Post 264.

As term concluded all over the country, parents sat through sweet, wonderful and interminable school and extra-curricular Christmas shows of various kinds. If you want an ethnographic look at the nuances of the modern social contract, observe hundreds of parents generously applauding each others’ children’s best attempt at anything audible or coordinated on stage  (or not) in a mutual agreement of after-work patience and reciprocity. 

Thousands of parents will help make these shared moments happen; those in the parent-teacher associations, those who work full time and give far more than I can even imagine, those who are primary care-givers and are the real glue in school efforts at Christmas shows, carnival costumes, Divali celebrations, and fundraising efforts. Most, but not all are women.

I’m not one of those moms. I’m terrible at staying on top of what my one child has due in school, attending choir meetings, helping to paint the classrooms or cultivating a school food garden.  I don’t have an excuse. I know mothers of more children than me, working full-time and raising their children virtually on their own, who also make muffins for class bake sales and show up in the right length shorts for the school fundraising car wash. 

You mothers are amazing. I honor and appreciate you. I’m wracked by guilt for being what feels like a bad mom, often more interested in work than anything else, but I haven’t yet organized my life to contribute in ways that share the care. I always wonder if dads ever experience that guilt. Nonetheless, it’s a resolution for next year.

There’s the expectation that a good school will put on these Christmas plays or Carnival productions, but there’ a lot of extra effort needed to pull off something that parents won’t quietly grumble over.

This year, rather than going big, Ziya’s school held their play in the school hall and the decorations had that handmade for the school auditorium feel. It’s always a negotiation between the fanciness of the production, and the cost and effort required.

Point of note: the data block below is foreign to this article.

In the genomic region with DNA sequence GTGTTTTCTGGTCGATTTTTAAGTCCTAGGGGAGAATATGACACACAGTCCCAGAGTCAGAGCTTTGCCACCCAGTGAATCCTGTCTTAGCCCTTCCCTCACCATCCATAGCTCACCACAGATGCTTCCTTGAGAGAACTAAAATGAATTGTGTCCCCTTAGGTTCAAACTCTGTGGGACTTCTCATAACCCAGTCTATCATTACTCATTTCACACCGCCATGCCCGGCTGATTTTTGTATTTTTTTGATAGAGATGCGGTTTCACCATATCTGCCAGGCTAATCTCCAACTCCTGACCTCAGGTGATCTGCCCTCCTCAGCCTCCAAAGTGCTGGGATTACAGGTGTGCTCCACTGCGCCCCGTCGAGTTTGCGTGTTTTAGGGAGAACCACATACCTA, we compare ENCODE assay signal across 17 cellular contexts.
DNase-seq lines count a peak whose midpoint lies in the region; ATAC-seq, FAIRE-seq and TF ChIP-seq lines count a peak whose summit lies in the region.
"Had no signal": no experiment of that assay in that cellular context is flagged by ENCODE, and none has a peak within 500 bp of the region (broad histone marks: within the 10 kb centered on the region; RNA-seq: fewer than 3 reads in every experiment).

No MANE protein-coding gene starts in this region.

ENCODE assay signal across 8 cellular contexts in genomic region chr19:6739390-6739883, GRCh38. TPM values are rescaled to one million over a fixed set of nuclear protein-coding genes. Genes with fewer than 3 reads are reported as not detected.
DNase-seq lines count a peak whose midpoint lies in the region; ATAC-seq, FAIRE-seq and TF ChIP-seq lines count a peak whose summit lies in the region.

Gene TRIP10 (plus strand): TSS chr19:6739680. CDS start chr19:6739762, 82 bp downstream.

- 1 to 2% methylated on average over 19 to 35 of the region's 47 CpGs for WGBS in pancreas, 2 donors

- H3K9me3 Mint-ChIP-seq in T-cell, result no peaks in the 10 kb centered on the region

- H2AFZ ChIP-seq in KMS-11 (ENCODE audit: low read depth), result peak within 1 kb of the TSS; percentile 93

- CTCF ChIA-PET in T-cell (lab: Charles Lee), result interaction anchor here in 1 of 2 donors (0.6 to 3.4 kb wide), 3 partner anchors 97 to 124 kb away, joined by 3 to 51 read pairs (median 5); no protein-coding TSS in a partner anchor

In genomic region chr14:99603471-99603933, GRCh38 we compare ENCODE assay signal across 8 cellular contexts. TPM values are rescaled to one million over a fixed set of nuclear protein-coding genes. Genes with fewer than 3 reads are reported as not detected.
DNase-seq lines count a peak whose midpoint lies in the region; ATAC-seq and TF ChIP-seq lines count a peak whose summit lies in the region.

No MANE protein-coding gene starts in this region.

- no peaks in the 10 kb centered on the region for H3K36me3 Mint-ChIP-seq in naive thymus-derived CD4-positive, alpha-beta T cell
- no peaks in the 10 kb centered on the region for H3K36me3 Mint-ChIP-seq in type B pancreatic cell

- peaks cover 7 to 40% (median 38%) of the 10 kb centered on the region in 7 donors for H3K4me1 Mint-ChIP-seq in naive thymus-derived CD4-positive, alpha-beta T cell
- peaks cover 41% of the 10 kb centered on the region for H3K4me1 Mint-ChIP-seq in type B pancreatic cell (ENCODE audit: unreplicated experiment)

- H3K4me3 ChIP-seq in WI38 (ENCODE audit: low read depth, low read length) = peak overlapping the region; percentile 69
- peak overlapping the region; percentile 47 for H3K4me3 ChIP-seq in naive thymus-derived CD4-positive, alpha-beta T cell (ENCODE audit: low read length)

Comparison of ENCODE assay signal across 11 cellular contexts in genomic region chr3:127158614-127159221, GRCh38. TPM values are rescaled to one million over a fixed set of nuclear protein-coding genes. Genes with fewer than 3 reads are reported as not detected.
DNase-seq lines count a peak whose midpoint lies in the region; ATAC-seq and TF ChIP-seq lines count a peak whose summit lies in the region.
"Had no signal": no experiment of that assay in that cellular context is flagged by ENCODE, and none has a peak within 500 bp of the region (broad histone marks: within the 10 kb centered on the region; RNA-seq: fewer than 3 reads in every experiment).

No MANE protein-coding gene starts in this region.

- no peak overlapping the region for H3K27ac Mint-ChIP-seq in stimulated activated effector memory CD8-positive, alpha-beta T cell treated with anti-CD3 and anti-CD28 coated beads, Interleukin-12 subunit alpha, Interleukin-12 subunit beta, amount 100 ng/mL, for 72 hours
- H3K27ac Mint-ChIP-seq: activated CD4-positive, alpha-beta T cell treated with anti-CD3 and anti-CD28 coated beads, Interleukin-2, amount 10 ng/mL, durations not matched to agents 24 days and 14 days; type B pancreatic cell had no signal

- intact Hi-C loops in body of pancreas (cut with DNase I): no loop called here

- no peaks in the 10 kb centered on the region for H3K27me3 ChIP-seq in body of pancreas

I liked the scaled-down version because it felt authentic. It simplified the point, which was to collectively be there for children to shine for a few minutes in more than their parents’ eyes, not spend money which some don’t have during economic hard times nor make the space and style more impressive than the small people singing in or out of tune. It was clear that the teachers had acted, not only out of professional responsibility, but out of immense pride and love, to display to us how our children have grown through their hundreds of hours of care. I want to salute teachers too and recognize your contribution and value.

A school production is not only an prime example of community, it’s a rite of passage for parents; those memories you will lovingly cherish, and yet are happy to leave behind, of sitting through class after class or age group after age group of skit, song and dance of questionable though super-cute skill.  The extra-curricular end-of-year productions are like that also, lots of rehearsals and costuming, and lots of empowering parental response, an extension of the way we look at our own little ones’ drawings and imagine their adult artwork hanging in the Louvre. It’s a shared soft-focus approach and one of the best things about the end of term when everyone is tired, but a coalition of the willing.

When strife dominates the front pages, it’s easy to forget that these end of term shows can be those precious moments of life which matter most to thousands of families, often taking priority over headline news. 

I highlight them here because, now that the term and tests are over, it’s good to remember that teaching and learning is sometimes less about our heads or our ranks and marks, than the memories we are blessed enough to gather in our hearts.

Advertisements

Post 244.

Back to school.

Ziya’s teachers have started suggesting that I invest more in her focus on school work and a routine of revision. She’ll need this in order to not experience Junior 1, next year, as an overwhelming leap in demands, pressure and material to be covered.